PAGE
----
We left in school buses on Friday afternoon and drove about forty minutes off campus to a beautiful camp in Vermont. We started out with icebreaker games in a barn and then had a delicious dinner in the main lodge. Though I’m still having my honeymoon period with the food here at Dartmouth, the home-cooked meals at this camp were amazing.

Next we got down to the main part of the retreat: a simulation of the conflict going on in the South China Sea. Most of us had never even heard of that region, so we attended a lecture by Dartmouth professors Jenny Lind and Daryl Press, about a week prior to the retreat. At the lecture we were all assigned to different country groups involved in the issue. In the week leading up to the retreat we read news articles with more specifics on our particular country’s motivations and involvement. The simulation was run by Fred Hill, who makes simulations for the U.S. Department of State. We are so spoiled here at Dartmouth.

After a talk from Fred Hill we split into our seperate “countries” and began planning what we would say in conference with each of the other countries the next day. It was a lot of information to take in, but we had been provided with the necessary resources to sort through it. After the meetings we made s’mores in the barn and then headed to bed in the cabins.

Before breakfast the next morning, some other girls and I went on a morning walk around the camp grounds. There was a fresh autumn breeze, and the leaves on the trees were absolutely gorgeous. This part of the country is so stunning in October. As if the natural landscape wasn’t enough, we found a small wooden castle up on a hill! We ran around inside of it and posed on the top like little kids on a playground. That morning was easily one of my happiest moments at Dartmouth so far.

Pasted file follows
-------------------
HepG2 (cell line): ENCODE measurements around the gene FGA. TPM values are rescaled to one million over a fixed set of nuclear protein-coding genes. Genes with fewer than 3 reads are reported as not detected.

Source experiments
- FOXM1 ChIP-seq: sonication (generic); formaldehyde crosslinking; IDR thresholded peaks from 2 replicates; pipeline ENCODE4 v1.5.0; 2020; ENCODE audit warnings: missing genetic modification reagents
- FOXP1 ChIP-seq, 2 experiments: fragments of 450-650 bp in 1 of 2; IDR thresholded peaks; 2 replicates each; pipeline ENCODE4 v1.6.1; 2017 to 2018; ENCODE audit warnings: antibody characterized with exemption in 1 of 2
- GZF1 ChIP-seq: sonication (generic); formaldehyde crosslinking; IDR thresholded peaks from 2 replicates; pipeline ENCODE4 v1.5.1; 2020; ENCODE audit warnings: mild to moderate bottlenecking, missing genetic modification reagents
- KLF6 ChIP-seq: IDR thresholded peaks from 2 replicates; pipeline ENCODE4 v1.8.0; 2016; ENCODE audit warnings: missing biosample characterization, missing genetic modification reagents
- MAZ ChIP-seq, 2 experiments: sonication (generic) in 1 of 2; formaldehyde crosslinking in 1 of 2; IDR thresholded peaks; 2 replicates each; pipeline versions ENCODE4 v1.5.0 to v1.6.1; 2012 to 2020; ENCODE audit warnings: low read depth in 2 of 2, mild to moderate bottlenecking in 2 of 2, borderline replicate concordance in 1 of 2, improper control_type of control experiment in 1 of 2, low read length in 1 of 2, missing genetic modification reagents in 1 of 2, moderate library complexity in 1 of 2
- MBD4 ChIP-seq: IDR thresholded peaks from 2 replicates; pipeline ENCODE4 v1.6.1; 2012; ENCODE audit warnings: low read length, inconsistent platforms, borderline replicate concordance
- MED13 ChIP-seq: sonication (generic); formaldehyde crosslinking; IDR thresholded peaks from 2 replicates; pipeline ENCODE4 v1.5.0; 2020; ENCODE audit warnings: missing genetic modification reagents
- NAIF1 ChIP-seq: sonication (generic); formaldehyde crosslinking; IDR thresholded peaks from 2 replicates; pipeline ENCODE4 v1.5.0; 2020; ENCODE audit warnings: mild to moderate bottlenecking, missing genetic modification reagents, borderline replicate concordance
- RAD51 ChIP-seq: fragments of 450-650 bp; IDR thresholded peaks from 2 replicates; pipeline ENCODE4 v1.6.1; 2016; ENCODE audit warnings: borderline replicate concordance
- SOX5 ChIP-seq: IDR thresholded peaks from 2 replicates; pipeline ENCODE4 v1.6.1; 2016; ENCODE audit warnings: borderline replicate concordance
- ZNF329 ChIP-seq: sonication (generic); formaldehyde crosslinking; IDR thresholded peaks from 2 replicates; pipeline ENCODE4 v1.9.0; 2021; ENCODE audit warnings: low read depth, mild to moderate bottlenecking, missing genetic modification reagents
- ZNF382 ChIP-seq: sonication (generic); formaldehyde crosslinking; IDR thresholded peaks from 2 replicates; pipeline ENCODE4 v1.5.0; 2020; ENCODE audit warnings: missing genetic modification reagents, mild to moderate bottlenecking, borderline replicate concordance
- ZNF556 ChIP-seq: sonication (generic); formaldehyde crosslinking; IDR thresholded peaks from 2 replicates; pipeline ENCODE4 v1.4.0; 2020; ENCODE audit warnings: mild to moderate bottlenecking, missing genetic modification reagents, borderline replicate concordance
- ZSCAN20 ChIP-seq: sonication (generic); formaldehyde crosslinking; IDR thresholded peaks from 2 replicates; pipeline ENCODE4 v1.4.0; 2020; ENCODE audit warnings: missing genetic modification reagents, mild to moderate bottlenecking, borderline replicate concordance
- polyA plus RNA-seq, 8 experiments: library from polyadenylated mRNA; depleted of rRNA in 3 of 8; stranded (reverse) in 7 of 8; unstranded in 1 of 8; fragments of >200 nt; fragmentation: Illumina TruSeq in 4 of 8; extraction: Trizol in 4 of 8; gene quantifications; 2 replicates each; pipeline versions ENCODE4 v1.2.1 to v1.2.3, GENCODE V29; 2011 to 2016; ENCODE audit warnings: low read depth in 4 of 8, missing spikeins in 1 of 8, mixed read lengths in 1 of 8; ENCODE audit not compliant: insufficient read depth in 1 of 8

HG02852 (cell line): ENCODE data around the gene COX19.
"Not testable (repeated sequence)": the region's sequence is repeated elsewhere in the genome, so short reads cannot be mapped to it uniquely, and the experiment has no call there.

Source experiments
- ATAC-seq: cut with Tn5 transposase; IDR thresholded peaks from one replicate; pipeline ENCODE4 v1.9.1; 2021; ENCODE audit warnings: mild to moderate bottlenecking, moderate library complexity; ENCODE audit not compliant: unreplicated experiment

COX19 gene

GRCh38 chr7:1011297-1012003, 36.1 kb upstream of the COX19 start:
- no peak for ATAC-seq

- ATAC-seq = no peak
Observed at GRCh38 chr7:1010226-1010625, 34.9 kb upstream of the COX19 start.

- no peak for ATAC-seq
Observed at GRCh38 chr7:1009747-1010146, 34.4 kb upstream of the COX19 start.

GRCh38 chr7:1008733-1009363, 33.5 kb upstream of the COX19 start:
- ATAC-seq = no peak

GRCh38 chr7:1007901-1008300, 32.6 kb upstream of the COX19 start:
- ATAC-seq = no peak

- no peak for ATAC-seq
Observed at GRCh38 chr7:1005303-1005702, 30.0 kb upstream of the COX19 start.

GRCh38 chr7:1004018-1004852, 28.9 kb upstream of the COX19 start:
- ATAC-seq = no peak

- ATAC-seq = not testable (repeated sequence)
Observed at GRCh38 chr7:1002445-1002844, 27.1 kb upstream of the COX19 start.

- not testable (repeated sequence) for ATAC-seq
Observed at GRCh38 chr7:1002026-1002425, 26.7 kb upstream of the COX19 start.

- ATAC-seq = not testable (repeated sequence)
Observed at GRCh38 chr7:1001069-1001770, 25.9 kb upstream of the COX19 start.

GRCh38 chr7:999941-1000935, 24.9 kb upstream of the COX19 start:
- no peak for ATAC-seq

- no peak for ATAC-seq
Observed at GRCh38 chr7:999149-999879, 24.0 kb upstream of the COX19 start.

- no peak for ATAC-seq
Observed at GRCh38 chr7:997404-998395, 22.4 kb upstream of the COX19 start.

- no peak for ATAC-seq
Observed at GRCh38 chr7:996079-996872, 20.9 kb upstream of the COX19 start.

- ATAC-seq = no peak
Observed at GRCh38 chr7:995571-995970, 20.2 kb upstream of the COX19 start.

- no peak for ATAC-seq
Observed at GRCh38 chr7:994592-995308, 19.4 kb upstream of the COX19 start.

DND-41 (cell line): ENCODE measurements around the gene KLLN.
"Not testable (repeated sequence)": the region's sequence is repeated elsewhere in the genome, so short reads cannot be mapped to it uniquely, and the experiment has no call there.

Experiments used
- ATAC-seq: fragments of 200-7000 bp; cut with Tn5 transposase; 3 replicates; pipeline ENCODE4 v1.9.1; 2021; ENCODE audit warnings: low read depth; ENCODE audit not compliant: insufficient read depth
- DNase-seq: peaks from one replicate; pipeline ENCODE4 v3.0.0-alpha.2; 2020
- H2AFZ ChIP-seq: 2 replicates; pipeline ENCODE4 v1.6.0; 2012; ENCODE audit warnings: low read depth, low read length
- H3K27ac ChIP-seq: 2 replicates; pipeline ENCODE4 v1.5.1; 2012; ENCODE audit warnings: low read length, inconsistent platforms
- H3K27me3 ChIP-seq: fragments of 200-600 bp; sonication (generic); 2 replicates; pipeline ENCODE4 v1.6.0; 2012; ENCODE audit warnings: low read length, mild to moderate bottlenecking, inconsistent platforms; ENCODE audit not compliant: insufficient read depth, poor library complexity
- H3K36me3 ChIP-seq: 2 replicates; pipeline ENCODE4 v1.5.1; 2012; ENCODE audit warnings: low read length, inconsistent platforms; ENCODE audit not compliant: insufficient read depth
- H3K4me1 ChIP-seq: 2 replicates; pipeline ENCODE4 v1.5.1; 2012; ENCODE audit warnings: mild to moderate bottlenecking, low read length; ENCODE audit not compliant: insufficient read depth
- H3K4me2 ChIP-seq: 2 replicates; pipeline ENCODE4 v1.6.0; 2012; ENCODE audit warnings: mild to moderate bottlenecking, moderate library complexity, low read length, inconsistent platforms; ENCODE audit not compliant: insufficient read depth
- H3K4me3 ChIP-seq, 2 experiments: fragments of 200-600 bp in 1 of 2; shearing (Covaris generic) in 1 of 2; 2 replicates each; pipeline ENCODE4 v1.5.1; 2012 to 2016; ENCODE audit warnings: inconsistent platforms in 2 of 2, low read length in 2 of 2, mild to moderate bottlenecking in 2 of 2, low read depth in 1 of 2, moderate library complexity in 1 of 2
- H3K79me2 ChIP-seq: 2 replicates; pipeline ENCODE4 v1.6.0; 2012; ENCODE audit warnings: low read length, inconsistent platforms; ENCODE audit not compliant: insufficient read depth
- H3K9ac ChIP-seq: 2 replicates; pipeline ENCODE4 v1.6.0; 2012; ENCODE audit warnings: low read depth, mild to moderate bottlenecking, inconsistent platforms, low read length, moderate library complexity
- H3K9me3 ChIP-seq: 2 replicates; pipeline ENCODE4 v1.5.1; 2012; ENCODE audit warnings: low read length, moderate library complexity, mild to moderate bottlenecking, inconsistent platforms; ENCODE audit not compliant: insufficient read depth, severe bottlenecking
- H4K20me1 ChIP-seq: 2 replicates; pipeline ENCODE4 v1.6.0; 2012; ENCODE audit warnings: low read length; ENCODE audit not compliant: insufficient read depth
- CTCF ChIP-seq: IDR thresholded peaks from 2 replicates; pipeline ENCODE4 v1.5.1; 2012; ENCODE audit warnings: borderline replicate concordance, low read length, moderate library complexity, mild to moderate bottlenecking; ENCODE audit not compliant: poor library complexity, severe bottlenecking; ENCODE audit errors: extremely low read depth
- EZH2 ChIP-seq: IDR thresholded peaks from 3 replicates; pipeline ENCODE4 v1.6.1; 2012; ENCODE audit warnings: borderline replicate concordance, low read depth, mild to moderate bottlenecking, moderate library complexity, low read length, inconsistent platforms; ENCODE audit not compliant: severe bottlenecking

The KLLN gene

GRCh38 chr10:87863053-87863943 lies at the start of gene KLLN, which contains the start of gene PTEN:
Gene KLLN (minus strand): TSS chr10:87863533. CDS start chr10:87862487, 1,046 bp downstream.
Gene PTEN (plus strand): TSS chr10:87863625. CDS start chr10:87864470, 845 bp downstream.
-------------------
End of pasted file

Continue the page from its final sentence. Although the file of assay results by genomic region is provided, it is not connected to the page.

The morning was spent doing teamwork exercises in the woods, and the afternoon was full of diplomatic meetings amongst countries. I have no debate or Model UN background, so I wasn’t really expecting how intense some of the meetings became! I was a representative of the United States; we were trying to support countries like Vietnam, the Philippines, Indonesia, and Malaysia without coming into direct conflict with China. We ran from meeting to meeting, trying to keep up with new developments amongst countries and prevent ourselves from committing to anything too hastily. Even though we’d known next to nothing about the South China Seas conflict only a week before, we still managed to take many different viewpoints into account. We didn’t reach an overarching solution by the end of the afternoon, but I know I still enjoyed playing diplomat for a day. After the concluding summit, we ate another delicious dinner and headed back at campus in time for Saturday evening.

The retreat was such a fun part of my freshman fall. It sort of felt like DOC trips all over again. We’ve had several other GIS events since, and it’s been great catching up with the friends I made during the retreat. I’m so thankful that I’m in GIS this year. I knew next to nothing about international affairs when I came here, so it’s been great to learn a bit about topics as varied as human trafficking in Kyrgyzstan or U.S. policy towards the conflict in the Middle East. I’m already looking forward to the rest of the year with GIS.

Nov 192011

One of the reasons that I chose Dartmouth was because I heard that students really get to know their professors, and I haven’t been disappointed.  As a first-year student, I expected some larger classes, so I thought that I wouldn’t get to interact with my professors on a personal level until sophomore or junior year.  My classes, however, are small–50 people, 16 people, and 15 people, respectively.  Even in the 50-person class, I have a real relationship with my professor.  Not only does she know my name, but she also knows my personality.